Pill Heads in the Waiting Room

I am by nature a quiet man who avoids conflict except in the most unavoidable of circumstances, and as a recovering drunk with going on 14 years of sobriety under my belt I tend to cut people in recovery more slack than perhaps I should. But I have zero sympathy for junkies or addicts who refuse to admit they have a problem, and thanks to prescription drug abuse in this country there are millions of people staggering around who fit both profiles.

I just heard from Dr. Wife that there was a young woman screaming in her waiting room because she would not refill a prescription for 90 Xanax, along with others for pain killers, muscle relaxants and Ambien she somehow got from a variety of other doctors. Dr. Wife examined her and  found there was no medical reason for her to be on those medications and she was not going to prescribe them. Dr. Wife tried counseling the woman about the dangers of prescription drug abuse, how it’s easy to kill yourself and usually makes pain worse, and offered to help her get off the meds, but the junky started screaming obscenities at her and the staff.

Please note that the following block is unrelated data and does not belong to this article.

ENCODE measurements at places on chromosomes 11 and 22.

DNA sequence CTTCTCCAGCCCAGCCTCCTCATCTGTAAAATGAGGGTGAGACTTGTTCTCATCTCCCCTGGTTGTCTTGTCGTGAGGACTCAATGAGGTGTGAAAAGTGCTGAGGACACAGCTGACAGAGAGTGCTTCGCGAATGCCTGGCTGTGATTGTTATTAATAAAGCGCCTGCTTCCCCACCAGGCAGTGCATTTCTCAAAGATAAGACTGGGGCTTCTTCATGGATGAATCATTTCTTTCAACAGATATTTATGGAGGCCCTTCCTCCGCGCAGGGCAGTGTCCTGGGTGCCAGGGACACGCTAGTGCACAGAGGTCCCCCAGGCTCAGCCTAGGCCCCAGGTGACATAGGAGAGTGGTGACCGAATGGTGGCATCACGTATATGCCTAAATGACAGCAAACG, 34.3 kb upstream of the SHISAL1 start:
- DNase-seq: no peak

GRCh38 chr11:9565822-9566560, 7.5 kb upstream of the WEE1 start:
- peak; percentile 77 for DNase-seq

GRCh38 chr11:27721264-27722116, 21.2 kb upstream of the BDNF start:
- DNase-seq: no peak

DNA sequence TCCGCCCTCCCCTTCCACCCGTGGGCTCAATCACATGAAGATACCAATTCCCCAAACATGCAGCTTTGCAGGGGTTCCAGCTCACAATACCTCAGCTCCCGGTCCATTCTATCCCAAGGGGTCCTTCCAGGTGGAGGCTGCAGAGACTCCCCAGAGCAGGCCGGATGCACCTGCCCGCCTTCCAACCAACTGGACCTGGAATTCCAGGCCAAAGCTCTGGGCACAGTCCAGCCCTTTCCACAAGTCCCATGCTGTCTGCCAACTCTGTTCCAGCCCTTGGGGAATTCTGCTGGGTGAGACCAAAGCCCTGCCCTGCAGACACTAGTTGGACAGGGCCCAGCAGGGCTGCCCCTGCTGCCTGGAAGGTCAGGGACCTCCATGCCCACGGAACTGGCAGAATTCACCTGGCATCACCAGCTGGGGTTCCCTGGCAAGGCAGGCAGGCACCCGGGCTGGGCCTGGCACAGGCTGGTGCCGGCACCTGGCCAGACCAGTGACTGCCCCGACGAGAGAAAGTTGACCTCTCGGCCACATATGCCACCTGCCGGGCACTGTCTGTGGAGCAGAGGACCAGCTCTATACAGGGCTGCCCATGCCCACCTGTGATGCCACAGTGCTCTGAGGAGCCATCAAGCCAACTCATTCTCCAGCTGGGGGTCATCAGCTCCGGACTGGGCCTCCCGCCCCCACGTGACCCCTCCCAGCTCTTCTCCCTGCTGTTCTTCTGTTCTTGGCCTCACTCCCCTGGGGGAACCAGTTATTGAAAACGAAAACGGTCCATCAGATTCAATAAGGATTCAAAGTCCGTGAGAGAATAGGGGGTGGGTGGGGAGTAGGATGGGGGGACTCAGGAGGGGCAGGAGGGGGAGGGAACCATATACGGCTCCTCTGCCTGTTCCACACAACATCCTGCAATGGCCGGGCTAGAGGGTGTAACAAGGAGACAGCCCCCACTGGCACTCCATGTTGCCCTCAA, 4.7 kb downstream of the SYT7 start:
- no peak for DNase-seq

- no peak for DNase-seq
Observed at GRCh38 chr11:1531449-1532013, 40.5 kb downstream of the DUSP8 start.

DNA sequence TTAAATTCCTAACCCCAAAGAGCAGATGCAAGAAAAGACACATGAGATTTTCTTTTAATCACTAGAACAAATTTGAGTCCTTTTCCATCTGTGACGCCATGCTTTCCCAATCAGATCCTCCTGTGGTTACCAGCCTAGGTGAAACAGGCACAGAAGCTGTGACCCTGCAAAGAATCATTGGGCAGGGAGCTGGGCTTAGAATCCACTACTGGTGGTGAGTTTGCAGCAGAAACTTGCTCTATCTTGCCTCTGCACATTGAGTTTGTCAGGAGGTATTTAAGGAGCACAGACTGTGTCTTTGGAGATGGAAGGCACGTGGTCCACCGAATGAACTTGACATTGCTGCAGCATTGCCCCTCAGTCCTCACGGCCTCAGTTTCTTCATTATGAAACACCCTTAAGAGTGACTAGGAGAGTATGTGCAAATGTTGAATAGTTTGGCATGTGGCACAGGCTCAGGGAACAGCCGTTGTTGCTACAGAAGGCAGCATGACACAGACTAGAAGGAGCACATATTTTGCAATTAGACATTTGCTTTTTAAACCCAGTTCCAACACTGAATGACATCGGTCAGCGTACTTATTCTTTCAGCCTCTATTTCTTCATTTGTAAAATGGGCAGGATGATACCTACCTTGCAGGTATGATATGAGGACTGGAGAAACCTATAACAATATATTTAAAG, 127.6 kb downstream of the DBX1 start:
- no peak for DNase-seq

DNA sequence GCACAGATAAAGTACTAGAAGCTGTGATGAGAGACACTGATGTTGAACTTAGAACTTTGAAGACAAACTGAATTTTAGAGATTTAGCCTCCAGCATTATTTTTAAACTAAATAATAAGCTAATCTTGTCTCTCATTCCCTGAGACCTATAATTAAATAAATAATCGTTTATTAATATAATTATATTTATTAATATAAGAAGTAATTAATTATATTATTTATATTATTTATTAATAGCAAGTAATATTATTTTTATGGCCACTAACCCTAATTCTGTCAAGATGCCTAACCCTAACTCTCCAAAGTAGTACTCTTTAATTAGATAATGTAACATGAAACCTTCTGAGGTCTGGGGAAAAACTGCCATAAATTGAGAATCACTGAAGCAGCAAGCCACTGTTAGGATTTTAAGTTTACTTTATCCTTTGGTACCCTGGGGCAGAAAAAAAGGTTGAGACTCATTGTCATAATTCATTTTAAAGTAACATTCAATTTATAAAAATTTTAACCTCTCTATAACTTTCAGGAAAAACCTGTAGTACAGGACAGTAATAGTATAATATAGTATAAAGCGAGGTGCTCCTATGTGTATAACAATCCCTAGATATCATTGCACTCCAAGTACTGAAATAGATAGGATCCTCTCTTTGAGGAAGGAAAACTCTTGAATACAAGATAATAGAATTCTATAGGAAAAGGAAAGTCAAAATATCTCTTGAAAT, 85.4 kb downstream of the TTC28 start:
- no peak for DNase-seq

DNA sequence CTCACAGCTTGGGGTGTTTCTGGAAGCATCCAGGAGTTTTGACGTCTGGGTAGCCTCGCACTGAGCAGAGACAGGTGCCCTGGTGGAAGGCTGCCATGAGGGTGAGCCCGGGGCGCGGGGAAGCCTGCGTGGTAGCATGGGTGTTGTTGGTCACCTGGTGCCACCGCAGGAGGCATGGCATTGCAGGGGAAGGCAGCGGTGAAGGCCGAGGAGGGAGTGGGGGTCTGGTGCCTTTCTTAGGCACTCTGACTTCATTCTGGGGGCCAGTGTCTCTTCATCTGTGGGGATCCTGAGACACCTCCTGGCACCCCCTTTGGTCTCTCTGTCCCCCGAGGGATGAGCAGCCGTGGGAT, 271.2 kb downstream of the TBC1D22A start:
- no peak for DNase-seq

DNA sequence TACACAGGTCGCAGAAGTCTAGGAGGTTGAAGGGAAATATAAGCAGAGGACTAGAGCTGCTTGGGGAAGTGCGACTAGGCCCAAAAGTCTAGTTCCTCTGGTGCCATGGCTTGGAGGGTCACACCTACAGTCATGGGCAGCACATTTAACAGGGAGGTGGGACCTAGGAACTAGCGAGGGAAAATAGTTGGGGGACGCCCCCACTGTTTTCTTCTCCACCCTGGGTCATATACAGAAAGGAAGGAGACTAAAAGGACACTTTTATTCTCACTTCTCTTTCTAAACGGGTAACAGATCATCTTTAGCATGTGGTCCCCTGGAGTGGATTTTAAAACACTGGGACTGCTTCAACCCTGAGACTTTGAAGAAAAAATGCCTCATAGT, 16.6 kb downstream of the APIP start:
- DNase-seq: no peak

I recommended punching her in the head but Dr. Wife and her staff got her out of the office without resorting to violence. I still think a punch in the head is warranted, perhaps two, but then again I’m not a doctor so I don’t know what the dosages are for punches to the head. Perhaps I should check with the LAPD.